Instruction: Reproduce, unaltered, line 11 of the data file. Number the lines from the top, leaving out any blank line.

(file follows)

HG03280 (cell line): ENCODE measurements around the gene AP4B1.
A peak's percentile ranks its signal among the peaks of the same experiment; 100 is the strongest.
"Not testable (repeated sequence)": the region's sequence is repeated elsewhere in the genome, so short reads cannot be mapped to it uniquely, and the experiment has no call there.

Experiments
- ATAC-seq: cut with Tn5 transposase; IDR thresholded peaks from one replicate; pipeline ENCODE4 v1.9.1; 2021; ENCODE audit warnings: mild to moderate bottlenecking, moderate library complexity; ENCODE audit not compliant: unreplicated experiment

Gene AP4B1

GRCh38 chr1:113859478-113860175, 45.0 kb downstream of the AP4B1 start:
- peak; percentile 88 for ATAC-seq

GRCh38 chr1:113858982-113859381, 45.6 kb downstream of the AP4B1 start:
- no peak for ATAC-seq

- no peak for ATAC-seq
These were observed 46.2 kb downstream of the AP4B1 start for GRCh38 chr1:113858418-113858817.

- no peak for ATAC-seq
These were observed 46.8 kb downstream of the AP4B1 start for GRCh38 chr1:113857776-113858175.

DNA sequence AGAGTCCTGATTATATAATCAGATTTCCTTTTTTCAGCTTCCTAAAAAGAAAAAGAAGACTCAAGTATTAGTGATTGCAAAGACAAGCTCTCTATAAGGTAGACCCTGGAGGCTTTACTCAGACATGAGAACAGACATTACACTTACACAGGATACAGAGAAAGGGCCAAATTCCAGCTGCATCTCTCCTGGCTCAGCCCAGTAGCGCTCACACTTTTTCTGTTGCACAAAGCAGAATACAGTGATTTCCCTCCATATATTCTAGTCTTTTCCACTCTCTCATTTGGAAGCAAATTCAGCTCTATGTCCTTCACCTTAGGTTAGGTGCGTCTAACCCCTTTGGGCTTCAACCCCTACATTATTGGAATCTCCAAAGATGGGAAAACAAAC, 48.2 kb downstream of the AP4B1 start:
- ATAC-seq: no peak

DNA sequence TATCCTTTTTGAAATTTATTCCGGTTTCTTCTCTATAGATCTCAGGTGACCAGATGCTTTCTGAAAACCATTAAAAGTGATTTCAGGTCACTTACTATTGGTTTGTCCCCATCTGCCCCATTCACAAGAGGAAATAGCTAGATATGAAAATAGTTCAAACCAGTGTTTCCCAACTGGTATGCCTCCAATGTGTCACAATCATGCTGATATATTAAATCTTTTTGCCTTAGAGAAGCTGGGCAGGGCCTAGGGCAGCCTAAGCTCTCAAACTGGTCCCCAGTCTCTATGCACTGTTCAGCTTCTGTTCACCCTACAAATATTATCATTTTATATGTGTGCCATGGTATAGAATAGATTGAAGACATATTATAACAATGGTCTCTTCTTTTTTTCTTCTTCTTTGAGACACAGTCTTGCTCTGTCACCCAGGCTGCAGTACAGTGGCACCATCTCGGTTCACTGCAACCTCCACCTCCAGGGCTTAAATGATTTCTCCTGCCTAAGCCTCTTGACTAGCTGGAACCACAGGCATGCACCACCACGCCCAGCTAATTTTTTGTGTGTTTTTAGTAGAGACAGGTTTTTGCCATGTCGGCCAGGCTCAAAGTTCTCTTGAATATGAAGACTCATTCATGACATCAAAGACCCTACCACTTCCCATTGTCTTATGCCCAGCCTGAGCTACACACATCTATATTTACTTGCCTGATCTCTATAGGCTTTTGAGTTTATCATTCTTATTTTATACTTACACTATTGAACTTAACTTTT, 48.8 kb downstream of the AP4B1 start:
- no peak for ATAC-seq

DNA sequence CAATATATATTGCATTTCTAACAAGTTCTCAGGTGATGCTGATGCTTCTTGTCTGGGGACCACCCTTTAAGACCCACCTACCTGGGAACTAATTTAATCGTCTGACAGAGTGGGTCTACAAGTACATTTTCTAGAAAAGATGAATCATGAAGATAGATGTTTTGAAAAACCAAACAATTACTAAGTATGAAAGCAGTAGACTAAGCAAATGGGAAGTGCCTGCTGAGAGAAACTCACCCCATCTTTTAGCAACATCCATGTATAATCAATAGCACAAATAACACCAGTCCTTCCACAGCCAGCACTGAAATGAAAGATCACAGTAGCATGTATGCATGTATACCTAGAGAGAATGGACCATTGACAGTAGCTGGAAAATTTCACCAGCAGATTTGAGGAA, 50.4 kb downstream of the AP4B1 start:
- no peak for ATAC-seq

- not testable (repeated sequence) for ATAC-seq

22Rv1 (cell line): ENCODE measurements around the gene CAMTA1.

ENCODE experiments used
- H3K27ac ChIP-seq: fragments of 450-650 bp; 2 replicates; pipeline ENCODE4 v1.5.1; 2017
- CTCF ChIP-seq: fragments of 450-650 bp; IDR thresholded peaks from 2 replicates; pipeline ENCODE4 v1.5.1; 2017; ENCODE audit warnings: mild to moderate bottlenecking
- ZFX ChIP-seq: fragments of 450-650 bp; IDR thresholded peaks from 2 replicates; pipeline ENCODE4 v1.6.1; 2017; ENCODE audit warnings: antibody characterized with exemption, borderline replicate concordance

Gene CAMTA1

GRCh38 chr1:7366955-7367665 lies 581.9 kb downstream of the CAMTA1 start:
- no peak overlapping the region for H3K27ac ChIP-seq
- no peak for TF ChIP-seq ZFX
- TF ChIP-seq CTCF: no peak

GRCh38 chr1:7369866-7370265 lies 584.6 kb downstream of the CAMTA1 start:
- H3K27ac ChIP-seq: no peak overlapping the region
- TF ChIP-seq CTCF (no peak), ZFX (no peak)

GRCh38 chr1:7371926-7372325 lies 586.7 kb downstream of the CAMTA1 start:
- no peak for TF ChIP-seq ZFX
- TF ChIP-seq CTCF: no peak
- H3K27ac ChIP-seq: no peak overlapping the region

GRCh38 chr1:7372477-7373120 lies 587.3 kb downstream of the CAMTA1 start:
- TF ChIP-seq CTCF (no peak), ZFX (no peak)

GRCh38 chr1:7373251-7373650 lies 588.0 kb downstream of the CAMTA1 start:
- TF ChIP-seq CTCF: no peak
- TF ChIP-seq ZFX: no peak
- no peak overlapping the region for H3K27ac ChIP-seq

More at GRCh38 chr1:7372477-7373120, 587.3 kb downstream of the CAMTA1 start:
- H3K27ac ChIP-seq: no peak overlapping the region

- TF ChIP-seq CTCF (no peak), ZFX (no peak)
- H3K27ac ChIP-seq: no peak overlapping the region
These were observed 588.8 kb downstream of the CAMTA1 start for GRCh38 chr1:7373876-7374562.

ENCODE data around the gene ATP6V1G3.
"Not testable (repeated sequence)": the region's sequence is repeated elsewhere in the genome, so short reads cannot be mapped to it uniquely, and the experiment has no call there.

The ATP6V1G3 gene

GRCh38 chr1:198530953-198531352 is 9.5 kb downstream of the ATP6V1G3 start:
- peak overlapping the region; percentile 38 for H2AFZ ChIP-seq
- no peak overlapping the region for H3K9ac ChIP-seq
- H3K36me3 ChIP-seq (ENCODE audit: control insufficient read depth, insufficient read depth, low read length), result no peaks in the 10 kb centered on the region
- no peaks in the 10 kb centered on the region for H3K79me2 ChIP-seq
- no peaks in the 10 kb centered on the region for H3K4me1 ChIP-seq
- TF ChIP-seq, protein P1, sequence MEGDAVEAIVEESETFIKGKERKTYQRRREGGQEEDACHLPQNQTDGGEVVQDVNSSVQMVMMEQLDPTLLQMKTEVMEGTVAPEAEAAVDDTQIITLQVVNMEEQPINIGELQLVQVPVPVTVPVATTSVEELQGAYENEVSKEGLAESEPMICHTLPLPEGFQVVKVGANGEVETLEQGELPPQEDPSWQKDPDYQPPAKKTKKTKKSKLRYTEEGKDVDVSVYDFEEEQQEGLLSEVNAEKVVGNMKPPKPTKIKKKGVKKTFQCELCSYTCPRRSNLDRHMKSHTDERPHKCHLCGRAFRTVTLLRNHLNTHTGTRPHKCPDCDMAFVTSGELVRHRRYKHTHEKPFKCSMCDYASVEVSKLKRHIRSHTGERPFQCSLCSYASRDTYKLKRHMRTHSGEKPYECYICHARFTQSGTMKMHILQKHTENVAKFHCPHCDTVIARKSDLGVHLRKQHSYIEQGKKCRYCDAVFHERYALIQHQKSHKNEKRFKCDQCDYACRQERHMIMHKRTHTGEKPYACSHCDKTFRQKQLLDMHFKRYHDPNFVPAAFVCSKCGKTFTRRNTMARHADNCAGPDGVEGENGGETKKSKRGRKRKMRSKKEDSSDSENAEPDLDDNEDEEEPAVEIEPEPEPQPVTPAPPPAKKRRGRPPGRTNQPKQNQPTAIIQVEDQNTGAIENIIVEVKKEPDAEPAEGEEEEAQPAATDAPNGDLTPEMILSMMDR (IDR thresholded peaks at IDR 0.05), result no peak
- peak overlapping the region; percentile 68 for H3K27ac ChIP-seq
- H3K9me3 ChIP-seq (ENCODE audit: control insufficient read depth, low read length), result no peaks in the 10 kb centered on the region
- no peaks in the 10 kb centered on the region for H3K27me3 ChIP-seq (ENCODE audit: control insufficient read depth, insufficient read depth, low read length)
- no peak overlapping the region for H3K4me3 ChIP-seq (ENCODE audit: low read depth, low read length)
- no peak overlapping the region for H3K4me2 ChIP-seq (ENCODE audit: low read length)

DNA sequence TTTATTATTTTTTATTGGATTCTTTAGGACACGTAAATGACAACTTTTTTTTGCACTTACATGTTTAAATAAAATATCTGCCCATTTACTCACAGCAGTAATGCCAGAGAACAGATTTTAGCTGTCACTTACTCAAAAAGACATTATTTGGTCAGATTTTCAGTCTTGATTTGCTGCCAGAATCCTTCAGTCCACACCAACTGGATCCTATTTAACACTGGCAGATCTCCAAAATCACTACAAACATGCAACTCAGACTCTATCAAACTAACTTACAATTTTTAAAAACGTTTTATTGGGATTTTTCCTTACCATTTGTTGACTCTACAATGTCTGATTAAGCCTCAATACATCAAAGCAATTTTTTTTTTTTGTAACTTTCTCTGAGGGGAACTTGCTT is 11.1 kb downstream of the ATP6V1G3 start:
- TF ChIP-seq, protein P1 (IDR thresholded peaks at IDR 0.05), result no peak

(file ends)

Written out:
- no peak for ATAC-seq